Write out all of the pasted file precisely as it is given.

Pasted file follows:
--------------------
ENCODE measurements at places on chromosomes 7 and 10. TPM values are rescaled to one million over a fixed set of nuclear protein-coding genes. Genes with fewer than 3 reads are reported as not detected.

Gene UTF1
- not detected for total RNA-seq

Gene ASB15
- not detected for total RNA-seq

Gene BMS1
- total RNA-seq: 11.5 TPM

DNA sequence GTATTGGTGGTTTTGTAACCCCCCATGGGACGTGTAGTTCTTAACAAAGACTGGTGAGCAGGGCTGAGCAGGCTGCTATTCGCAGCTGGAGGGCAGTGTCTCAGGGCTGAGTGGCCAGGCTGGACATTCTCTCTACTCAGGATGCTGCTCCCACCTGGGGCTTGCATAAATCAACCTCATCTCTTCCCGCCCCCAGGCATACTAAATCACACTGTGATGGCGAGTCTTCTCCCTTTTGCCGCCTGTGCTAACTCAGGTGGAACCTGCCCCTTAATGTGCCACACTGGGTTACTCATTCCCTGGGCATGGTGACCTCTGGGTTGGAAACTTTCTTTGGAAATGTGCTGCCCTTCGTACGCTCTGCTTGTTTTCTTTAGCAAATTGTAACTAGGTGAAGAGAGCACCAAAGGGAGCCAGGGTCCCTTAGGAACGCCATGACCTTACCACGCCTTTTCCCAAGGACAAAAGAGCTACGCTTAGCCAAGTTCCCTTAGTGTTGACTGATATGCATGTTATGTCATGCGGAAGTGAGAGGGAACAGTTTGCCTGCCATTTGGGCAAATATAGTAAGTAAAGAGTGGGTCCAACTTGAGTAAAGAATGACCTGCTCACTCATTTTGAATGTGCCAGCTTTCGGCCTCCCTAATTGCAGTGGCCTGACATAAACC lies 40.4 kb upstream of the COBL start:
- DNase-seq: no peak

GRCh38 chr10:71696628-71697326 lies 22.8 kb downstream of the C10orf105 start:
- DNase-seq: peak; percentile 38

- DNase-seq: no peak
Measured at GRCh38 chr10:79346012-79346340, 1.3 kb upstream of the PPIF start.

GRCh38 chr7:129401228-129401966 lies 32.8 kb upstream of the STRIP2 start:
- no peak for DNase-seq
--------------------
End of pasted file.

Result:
ENCODE measurements at places on chromosomes 7 and 10. TPM values are rescaled to one million over a fixed set of nuclear protein-coding genes. Genes with fewer than 3 reads are reported as not detected.

Gene UTF1
- not detected for total RNA-seq

Gene ASB15
- not detected for total RNA-seq

Gene BMS1
- total RNA-seq: 11.5 TPM

DNA sequence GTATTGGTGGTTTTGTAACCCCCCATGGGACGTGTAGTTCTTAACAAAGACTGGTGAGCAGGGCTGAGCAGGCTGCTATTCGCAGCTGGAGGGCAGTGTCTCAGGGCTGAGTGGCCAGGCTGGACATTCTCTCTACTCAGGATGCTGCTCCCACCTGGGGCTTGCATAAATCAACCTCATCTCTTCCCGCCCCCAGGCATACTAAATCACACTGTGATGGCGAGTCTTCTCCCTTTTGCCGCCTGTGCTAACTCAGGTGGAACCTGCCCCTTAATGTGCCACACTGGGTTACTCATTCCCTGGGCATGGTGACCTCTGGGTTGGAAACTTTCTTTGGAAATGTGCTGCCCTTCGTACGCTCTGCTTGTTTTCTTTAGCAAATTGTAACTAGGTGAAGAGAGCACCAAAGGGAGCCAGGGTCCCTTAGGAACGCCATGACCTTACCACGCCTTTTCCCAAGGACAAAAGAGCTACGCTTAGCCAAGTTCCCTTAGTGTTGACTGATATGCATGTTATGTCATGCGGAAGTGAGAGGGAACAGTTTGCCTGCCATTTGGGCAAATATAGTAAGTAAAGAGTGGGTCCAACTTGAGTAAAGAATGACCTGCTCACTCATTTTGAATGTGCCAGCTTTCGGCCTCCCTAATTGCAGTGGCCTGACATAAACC lies 40.4 kb upstream of the COBL start:
- DNase-seq: no peak

GRCh38 chr10:71696628-71697326 lies 22.8 kb downstream of the C10orf105 start:
- DNase-seq: peak; percentile 38

- DNase-seq: no peak
Measured at GRCh38 chr10:79346012-79346340, 1.3 kb upstream of the PPIF start.

GRCh38 chr7:129401228-129401966 lies 32.8 kb upstream of the STRIP2 start:
- no peak for DNase-seq